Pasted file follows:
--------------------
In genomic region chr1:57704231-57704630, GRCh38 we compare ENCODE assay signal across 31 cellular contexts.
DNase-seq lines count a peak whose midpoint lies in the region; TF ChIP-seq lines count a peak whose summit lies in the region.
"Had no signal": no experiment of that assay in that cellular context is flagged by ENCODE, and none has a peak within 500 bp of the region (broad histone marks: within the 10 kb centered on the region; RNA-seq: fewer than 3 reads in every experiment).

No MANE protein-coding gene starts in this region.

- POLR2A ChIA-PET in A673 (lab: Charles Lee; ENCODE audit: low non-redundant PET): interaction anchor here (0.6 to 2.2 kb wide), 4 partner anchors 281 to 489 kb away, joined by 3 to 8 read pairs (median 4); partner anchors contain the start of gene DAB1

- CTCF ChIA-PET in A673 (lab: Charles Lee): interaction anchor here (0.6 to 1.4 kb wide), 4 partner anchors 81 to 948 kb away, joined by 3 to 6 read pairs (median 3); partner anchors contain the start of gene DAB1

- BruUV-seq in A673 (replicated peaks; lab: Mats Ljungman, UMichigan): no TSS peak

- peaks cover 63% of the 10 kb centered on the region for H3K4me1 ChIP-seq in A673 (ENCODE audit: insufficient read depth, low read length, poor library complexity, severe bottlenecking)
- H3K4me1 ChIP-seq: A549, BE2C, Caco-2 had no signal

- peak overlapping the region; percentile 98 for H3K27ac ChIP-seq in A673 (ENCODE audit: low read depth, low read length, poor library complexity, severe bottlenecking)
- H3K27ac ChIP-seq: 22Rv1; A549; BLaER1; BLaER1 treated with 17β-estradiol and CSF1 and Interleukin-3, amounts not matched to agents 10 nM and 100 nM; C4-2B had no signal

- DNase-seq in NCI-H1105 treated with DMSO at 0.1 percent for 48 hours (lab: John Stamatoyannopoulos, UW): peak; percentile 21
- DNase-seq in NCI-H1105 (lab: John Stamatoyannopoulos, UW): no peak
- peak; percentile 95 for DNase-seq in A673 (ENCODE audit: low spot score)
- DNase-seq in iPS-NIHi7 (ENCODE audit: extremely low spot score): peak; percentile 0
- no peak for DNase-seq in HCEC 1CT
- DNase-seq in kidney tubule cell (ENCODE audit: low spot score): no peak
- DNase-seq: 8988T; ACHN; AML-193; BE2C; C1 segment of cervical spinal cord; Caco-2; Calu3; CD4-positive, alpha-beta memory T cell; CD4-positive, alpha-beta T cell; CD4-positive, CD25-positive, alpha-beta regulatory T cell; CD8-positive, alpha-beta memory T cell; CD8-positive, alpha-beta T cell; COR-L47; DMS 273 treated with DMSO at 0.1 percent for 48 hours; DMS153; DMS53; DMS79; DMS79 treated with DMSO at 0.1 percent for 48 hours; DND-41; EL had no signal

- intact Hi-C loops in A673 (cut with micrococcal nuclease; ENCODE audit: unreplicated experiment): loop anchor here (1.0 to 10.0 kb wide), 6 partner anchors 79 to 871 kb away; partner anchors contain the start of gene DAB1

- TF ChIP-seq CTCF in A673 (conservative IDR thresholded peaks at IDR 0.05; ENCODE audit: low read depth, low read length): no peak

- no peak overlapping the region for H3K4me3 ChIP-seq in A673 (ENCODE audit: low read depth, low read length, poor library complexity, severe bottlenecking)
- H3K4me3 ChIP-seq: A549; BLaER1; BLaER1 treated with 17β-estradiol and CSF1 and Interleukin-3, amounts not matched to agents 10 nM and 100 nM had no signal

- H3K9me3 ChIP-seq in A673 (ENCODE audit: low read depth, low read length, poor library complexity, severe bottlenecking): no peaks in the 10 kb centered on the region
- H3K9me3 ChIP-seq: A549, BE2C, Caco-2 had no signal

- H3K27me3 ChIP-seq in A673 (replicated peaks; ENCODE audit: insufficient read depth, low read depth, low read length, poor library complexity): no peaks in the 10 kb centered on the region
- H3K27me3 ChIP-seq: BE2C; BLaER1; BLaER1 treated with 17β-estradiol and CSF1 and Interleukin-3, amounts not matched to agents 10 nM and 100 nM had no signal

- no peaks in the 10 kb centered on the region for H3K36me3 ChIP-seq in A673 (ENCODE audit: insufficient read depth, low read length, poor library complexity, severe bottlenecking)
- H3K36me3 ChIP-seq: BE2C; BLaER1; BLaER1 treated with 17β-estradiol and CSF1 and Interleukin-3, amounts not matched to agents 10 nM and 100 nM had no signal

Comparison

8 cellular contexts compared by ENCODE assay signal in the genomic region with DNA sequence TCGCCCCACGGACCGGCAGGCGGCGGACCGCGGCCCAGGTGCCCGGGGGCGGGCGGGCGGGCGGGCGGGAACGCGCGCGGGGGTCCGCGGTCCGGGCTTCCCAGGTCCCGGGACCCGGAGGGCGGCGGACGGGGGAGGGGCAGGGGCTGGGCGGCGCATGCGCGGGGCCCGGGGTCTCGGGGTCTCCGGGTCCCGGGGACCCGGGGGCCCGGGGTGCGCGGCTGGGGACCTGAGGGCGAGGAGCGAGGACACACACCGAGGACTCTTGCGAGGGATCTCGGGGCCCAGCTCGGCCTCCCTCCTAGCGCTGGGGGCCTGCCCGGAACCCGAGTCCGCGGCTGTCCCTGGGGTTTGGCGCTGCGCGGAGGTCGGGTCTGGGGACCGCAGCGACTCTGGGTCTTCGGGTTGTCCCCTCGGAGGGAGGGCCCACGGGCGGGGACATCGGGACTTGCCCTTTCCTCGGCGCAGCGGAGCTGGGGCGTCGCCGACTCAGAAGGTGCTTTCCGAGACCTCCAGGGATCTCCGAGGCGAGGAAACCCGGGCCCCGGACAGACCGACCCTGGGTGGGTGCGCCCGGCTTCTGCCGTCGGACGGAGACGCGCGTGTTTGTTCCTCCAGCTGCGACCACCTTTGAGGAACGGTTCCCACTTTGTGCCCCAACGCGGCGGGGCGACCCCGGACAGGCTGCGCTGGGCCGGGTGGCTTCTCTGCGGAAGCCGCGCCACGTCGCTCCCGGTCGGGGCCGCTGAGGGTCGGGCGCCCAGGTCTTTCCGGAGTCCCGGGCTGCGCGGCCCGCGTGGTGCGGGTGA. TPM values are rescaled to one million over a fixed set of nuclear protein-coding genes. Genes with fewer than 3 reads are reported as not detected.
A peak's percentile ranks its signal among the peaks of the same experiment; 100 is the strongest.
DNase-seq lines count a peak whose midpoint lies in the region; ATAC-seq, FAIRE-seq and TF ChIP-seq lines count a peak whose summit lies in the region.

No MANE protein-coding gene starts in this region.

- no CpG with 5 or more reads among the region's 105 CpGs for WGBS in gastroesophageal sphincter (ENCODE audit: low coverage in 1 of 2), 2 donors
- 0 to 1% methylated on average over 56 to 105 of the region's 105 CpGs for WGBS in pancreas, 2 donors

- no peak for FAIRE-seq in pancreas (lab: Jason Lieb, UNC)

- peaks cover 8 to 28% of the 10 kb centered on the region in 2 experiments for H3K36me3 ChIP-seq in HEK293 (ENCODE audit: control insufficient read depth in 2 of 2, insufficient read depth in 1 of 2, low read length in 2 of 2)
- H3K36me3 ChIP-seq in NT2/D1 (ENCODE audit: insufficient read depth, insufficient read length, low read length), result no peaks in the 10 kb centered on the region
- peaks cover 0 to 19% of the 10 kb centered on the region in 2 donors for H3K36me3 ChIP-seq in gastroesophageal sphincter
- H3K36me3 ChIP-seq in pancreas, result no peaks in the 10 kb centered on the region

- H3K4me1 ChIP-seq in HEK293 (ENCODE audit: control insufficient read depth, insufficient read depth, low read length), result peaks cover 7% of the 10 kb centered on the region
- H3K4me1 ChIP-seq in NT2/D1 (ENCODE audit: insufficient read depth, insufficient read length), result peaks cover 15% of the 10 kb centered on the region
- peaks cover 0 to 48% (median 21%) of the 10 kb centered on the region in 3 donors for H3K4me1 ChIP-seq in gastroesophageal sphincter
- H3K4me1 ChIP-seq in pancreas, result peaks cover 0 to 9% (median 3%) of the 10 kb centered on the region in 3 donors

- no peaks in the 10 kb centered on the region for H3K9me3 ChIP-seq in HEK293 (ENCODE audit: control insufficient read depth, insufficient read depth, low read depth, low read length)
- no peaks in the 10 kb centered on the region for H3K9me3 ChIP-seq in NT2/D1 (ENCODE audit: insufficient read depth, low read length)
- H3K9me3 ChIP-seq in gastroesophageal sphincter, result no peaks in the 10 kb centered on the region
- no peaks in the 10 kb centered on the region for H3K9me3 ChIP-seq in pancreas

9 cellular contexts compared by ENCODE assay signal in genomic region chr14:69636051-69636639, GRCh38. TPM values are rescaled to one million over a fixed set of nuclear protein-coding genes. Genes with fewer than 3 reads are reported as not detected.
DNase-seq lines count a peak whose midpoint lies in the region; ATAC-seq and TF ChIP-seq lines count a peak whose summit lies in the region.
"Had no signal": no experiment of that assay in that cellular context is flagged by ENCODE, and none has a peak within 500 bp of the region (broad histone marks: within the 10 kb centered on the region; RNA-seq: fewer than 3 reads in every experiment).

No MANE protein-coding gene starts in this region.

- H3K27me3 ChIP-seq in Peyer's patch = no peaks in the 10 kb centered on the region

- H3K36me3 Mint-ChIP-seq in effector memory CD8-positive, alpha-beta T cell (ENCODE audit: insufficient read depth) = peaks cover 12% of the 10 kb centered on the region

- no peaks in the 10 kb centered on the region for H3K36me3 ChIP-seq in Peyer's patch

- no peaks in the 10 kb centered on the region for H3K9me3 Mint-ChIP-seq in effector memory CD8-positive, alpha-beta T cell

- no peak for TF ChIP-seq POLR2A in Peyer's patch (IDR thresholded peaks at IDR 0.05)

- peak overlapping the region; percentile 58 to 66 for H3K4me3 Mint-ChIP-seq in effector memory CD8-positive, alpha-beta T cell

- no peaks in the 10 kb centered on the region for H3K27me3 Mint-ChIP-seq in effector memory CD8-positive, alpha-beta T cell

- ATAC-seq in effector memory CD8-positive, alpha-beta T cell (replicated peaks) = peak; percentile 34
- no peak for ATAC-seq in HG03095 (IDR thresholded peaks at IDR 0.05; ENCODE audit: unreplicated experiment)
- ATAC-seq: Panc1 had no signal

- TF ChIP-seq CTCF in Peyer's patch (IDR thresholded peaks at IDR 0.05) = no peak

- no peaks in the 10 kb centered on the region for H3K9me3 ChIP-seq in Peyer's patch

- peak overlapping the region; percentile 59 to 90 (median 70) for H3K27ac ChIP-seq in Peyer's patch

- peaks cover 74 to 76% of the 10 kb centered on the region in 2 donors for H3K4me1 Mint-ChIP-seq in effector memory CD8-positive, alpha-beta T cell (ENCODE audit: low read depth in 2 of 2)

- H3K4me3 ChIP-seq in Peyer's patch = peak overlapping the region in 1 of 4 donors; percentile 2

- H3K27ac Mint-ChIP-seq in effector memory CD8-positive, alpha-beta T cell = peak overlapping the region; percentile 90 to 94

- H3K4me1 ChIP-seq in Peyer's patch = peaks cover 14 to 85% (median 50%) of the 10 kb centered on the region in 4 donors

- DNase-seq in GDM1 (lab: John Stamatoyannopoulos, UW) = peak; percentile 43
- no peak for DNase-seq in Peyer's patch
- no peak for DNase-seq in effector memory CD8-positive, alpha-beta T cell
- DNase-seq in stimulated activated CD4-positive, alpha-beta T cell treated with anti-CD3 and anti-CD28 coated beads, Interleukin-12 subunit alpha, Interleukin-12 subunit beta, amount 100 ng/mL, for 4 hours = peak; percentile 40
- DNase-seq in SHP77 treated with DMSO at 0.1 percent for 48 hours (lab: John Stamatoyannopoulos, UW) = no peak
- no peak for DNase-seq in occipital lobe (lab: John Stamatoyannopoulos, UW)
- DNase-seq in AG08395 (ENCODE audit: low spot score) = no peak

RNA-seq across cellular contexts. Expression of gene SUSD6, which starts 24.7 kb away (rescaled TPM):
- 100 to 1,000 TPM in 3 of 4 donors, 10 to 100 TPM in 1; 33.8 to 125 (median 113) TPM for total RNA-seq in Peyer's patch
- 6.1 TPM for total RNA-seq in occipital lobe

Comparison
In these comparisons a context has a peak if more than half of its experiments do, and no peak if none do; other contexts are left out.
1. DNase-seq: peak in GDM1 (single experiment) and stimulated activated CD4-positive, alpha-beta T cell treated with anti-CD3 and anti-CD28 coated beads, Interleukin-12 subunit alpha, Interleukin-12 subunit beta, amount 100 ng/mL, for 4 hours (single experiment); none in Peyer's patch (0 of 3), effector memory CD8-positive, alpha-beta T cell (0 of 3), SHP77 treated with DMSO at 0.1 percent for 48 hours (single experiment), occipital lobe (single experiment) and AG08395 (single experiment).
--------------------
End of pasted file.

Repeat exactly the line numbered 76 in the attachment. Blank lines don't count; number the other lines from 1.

- DNase-seq in AG08395 (ENCODE audit: low spot score) = no peak